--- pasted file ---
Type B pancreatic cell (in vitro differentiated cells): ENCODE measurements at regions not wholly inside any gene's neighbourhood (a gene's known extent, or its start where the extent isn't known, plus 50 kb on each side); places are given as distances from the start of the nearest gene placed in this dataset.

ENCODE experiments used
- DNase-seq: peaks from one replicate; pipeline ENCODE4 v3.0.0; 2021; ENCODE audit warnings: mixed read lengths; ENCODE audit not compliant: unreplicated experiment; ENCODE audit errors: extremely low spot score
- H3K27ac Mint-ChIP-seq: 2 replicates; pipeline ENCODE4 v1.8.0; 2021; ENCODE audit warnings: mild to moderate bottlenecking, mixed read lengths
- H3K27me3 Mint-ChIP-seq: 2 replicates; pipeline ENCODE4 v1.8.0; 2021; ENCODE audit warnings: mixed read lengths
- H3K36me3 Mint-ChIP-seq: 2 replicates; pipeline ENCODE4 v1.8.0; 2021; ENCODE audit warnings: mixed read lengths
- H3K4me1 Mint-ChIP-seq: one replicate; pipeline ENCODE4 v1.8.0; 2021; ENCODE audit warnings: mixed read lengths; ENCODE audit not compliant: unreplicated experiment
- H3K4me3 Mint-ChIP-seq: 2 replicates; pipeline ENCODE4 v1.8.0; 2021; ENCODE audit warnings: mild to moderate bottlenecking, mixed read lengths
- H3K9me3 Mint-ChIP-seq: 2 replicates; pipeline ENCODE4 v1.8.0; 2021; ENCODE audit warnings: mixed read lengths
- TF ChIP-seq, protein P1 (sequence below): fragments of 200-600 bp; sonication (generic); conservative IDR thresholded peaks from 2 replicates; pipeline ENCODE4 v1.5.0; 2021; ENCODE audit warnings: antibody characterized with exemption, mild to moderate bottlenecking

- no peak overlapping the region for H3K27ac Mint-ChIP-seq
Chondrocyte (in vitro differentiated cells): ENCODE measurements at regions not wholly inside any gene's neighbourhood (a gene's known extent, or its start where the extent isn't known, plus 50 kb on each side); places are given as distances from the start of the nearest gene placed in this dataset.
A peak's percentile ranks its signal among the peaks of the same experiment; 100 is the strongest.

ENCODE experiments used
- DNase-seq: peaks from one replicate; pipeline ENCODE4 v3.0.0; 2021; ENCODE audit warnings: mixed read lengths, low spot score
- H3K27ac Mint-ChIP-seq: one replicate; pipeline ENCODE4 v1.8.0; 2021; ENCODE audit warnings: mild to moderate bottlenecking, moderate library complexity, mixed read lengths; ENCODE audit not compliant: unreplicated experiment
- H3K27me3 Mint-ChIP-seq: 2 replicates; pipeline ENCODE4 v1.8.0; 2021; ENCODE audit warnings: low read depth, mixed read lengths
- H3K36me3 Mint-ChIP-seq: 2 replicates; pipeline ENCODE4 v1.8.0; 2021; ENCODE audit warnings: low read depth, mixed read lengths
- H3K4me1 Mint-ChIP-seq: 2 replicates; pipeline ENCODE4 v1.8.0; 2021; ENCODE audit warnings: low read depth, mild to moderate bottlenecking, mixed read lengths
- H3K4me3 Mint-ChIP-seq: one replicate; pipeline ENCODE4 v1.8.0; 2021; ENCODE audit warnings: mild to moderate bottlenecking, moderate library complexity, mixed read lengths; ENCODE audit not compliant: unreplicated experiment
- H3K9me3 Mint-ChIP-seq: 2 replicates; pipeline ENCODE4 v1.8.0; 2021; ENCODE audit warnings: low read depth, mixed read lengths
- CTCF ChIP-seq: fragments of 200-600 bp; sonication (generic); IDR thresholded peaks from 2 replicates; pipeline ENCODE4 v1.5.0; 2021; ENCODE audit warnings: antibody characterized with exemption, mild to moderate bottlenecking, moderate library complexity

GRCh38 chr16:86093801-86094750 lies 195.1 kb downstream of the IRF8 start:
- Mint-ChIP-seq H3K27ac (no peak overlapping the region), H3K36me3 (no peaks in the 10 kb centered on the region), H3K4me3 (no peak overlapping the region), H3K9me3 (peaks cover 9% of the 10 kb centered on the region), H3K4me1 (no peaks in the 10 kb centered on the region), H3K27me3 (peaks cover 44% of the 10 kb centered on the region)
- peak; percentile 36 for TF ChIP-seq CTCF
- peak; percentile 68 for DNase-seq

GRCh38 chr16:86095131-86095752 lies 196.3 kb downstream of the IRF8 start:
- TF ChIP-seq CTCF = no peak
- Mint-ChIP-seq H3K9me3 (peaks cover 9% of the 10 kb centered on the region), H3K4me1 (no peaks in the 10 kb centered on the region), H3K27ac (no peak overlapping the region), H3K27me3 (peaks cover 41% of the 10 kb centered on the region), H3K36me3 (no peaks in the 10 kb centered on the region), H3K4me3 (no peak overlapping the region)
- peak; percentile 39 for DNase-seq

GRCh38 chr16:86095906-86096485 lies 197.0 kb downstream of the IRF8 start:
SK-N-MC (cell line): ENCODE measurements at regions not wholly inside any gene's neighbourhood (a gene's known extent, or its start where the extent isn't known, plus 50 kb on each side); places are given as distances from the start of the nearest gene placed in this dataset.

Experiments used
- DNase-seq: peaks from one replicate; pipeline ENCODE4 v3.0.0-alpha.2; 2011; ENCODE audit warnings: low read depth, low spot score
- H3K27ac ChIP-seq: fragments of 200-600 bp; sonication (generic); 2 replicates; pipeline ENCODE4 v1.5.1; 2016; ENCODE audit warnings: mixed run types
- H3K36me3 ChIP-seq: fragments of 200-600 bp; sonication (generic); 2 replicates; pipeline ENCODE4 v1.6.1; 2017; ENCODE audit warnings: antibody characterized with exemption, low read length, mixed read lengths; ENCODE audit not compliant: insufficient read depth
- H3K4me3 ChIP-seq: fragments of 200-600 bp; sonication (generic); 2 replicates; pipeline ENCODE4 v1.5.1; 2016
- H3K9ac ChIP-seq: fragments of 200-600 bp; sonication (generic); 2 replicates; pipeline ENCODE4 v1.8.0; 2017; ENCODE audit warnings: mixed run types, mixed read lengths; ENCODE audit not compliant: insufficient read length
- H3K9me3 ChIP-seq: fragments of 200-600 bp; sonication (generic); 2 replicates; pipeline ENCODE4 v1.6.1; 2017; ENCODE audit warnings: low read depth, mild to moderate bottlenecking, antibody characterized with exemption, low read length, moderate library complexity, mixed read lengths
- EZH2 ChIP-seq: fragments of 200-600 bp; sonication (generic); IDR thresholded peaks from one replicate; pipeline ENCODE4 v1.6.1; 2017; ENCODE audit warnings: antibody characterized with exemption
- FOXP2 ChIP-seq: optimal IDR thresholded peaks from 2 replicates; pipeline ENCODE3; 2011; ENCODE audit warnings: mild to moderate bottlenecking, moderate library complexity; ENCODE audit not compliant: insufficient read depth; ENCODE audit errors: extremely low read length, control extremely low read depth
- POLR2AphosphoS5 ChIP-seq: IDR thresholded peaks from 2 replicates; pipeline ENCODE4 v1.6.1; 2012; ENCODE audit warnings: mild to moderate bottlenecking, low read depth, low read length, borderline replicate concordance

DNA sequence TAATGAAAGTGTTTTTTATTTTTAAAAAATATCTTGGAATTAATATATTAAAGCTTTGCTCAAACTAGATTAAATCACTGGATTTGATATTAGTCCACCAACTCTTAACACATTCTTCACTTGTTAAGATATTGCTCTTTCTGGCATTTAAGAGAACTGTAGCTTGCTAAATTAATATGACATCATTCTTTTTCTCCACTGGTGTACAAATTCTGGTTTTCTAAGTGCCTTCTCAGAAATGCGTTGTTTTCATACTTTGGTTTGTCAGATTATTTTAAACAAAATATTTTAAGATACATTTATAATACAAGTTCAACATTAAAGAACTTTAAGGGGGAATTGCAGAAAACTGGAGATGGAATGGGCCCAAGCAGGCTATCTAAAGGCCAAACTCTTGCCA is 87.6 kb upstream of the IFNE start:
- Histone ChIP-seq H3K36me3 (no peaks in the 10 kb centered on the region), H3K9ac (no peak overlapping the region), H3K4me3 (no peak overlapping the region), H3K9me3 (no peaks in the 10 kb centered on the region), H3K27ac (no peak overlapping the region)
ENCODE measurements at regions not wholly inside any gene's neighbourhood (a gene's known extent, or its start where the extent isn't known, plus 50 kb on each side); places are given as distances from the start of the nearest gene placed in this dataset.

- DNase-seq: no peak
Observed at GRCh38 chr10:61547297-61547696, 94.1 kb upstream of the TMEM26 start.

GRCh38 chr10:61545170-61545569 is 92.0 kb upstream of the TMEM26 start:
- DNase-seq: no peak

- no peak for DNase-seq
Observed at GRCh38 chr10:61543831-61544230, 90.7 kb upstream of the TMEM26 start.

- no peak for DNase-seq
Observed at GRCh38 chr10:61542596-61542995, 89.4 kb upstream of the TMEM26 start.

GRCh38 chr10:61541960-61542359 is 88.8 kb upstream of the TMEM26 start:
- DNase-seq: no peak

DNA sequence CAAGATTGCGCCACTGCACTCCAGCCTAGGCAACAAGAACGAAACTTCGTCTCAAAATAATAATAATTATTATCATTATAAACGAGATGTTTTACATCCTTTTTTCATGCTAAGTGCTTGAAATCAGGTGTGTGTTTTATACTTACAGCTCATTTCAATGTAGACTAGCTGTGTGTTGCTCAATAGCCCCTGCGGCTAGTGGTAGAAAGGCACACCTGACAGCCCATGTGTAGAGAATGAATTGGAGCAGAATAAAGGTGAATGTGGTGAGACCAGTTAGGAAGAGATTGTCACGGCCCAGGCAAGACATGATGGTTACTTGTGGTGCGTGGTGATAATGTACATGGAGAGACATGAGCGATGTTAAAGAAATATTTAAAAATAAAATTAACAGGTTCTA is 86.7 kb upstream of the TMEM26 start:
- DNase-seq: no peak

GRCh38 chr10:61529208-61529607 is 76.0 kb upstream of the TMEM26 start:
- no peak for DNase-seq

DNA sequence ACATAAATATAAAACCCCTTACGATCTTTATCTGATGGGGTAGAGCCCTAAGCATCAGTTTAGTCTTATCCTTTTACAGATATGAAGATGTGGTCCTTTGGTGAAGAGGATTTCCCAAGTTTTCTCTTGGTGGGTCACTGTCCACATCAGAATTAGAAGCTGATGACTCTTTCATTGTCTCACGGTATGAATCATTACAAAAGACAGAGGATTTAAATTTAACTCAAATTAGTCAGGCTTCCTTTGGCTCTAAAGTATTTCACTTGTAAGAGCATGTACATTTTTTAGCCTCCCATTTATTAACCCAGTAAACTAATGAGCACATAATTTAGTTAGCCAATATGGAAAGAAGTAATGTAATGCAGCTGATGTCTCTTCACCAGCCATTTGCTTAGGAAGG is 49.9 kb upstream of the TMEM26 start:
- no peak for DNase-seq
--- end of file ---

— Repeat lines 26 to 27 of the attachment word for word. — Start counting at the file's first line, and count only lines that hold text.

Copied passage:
- peak; percentile 68 for DNase-seq

GRCh38 chr16:86095131-86095752 lies 196.3 kb downstream of the IRF8 start: